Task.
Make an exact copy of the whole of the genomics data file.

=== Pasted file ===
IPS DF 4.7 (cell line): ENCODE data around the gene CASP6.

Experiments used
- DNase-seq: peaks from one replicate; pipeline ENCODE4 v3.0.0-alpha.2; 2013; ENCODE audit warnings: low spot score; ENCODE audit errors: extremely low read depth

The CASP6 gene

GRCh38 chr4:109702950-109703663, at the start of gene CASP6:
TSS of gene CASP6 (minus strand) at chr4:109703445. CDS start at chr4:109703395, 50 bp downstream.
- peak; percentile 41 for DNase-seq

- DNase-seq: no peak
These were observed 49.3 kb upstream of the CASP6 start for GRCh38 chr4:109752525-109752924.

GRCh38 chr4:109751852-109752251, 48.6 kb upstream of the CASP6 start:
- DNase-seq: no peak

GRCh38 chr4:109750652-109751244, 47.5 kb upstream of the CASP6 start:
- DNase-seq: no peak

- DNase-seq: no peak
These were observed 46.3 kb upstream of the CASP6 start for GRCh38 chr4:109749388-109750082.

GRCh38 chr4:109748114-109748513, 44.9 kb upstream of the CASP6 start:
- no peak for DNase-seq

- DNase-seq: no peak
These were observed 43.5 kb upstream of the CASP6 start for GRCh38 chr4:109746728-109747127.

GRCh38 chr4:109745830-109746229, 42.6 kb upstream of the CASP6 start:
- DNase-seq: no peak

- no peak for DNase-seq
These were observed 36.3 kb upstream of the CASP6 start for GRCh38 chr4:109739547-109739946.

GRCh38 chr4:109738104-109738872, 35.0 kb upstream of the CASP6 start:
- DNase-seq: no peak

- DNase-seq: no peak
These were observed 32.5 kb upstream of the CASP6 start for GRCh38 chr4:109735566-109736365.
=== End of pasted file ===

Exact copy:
IPS DF 4.7 (cell line): ENCODE data around the gene CASP6.

Experiments used
- DNase-seq: peaks from one replicate; pipeline ENCODE4 v3.0.0-alpha.2; 2013; ENCODE audit warnings: low spot score; ENCODE audit errors: extremely low read depth

The CASP6 gene

GRCh38 chr4:109702950-109703663, at the start of gene CASP6:
TSS of gene CASP6 (minus strand) at chr4:109703445. CDS start at chr4:109703395, 50 bp downstream.
- peak; percentile 41 for DNase-seq

- DNase-seq: no peak
These were observed 49.3 kb upstream of the CASP6 start for GRCh38 chr4:109752525-109752924.

GRCh38 chr4:109751852-109752251, 48.6 kb upstream of the CASP6 start:
- DNase-seq: no peak

GRCh38 chr4:109750652-109751244, 47.5 kb upstream of the CASP6 start:
- DNase-seq: no peak

- DNase-seq: no peak
These were observed 46.3 kb upstream of the CASP6 start for GRCh38 chr4:109749388-109750082.

GRCh38 chr4:109748114-109748513, 44.9 kb upstream of the CASP6 start:
- no peak for DNase-seq

- DNase-seq: no peak
These were observed 43.5 kb upstream of the CASP6 start for GRCh38 chr4:109746728-109747127.

GRCh38 chr4:109745830-109746229, 42.6 kb upstream of the CASP6 start:
- DNase-seq: no peak

- no peak for DNase-seq
These were observed 36.3 kb upstream of the CASP6 start for GRCh38 chr4:109739547-109739946.

GRCh38 chr4:109738104-109738872, 35.0 kb upstream of the CASP6 start:
- DNase-seq: no peak

- DNase-seq: no peak
These were observed 32.5 kb upstream of the CASP6 start for GRCh38 chr4:109735566-109736365.